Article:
I have been teaching in the field of Global Development for the past 15 years, beginning as a Teaching Assistance for Michael Watts at his Introduction to Development and Underdevelopment course back in 1999, when I started my own PhD in Anthropology at UC Berkeley. Ten years later I joined the Centre for Development Studies at the University of Auckland in New Zealand, a small postgraduate program under the welcoming directorship of Yvonne Underhill-Sem. It was here, teaching primarily Kiwi, Pacific and Asian students, that I first heard students talk about their disillusionment with our critical take on international development, which left them with little to no hope to realize their desire to make the world a better place through working in the field. Granted, I knew already that the field was deeply problematic and that many of the students’ desires were build on naive assumptions whose realization had often brought the students to our program in the first place. But as an educator committed to transformational teaching the reaches beyond the classroom, I could not help but feeling that something was amiss.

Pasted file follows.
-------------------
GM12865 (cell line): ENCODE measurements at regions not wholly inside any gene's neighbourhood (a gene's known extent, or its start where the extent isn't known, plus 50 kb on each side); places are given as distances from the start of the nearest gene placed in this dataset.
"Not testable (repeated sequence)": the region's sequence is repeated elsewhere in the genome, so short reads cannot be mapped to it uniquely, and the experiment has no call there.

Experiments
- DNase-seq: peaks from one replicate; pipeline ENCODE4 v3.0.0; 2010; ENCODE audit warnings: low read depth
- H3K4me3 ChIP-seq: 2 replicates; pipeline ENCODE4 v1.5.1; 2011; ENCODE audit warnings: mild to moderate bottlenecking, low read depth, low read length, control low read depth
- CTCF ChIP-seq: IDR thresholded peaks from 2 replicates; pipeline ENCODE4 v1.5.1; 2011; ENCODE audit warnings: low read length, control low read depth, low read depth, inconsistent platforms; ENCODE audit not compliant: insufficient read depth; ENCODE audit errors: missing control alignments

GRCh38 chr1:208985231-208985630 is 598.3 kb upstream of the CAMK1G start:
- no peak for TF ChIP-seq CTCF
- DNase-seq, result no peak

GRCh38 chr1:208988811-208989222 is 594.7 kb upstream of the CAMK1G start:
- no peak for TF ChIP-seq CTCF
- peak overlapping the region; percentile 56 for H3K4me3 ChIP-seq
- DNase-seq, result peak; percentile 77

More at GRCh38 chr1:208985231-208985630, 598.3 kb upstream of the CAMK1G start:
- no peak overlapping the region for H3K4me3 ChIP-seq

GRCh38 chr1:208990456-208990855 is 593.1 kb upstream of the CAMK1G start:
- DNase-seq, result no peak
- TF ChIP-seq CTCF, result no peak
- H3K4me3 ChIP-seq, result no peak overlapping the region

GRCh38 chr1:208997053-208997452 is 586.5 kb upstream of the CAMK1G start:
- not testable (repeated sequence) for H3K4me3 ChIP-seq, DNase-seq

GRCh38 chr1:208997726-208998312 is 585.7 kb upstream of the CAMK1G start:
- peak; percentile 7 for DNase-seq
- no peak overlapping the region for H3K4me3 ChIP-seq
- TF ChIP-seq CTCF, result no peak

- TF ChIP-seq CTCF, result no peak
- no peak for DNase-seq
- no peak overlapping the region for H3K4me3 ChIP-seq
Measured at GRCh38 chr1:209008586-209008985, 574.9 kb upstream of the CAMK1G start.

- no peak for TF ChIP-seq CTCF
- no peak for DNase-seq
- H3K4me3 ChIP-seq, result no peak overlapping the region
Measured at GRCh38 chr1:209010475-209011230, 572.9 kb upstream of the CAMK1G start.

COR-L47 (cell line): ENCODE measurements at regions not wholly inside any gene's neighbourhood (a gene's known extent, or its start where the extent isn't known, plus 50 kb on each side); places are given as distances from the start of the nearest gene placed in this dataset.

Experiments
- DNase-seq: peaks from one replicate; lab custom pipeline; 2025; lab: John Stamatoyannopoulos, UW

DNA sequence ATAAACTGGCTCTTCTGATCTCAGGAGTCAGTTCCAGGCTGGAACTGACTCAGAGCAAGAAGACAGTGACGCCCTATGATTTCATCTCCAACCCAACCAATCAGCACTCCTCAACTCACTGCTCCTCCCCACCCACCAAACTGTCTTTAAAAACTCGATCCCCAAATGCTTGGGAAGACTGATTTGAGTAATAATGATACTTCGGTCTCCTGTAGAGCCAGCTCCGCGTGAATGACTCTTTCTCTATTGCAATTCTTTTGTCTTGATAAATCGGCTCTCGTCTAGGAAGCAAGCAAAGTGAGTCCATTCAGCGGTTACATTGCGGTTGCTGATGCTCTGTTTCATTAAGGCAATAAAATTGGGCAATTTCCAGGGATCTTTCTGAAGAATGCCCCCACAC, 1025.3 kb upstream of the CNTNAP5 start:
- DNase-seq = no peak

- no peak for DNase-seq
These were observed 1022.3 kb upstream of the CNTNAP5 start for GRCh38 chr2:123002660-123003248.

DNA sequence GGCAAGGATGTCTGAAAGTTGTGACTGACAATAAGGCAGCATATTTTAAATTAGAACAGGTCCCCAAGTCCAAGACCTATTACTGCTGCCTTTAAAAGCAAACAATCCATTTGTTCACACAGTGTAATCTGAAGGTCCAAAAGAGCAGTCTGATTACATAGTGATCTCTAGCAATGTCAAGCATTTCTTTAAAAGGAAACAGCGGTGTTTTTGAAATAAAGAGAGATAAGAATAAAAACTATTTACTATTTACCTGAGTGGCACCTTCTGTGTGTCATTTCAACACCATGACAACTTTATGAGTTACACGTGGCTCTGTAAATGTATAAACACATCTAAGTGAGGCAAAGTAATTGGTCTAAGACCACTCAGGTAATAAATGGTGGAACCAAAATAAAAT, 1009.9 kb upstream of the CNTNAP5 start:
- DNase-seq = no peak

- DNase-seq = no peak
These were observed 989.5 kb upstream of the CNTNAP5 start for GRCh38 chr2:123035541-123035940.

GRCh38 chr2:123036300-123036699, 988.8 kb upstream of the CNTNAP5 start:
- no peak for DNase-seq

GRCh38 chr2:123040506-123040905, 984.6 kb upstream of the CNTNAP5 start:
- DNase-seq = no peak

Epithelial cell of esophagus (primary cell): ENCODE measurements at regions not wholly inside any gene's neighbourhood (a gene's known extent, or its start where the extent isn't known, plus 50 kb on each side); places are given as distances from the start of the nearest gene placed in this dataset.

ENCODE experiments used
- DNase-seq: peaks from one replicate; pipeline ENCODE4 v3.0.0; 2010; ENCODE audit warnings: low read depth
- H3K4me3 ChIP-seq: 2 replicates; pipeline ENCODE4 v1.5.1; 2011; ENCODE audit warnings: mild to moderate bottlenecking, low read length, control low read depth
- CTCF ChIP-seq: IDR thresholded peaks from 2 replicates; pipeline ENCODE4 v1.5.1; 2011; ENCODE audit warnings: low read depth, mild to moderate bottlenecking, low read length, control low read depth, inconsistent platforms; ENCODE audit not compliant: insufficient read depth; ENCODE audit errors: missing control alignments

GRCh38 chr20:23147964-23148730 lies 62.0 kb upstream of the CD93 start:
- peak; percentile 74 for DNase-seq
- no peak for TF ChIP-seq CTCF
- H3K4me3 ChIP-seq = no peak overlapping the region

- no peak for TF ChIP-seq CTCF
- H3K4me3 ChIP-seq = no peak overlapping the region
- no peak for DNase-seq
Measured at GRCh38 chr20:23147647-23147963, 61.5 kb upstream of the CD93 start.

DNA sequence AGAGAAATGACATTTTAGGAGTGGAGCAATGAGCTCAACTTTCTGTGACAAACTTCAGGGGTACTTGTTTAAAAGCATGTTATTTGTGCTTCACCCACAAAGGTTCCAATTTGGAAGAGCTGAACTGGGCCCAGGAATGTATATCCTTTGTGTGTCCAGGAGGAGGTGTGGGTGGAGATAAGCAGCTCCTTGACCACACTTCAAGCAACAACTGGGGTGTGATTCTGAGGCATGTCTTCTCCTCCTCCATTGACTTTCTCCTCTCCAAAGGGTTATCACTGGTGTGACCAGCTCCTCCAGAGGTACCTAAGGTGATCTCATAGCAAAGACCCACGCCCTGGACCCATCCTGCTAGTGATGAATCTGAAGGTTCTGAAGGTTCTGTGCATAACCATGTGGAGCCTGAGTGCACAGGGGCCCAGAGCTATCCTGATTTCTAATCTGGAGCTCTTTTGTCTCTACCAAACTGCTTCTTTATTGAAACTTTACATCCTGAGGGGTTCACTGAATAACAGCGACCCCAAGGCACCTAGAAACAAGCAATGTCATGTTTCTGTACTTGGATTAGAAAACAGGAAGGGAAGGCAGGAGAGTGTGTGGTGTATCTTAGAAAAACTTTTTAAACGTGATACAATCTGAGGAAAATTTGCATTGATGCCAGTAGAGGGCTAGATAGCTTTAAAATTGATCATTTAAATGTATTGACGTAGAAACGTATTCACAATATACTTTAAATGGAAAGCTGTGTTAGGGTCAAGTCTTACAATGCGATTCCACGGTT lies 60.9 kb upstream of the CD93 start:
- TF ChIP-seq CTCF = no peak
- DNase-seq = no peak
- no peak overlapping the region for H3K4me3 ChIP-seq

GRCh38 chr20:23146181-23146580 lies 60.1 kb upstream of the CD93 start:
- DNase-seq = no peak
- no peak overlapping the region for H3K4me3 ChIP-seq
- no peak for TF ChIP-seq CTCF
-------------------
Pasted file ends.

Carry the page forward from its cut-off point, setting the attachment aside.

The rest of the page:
This continued after I joined Sussex University in the UK in 2014, in the International Development department which has a large undergraduate program as well as several MA courses and a thriving PhD community. Especially as Head of Department for three years, I had many more conversations with students and colleagues, which clarified my thoughts on the importance of educating students around the idea of ‘critical hope’ – a combination of critical analysis of the international development regime and its historical and current inequities and of informed awareness of existing alternatives within and without this system to guide students in imagining and working towards alternative futures.
Creative Universities: Reimagining Education for Alternative Futures, which I will be writing over the next year, is the result of this 20 year journey, showing how I, and many of my colleagues, have put teaching critical hope into practice in the classroom.
Thank you for reading this blog!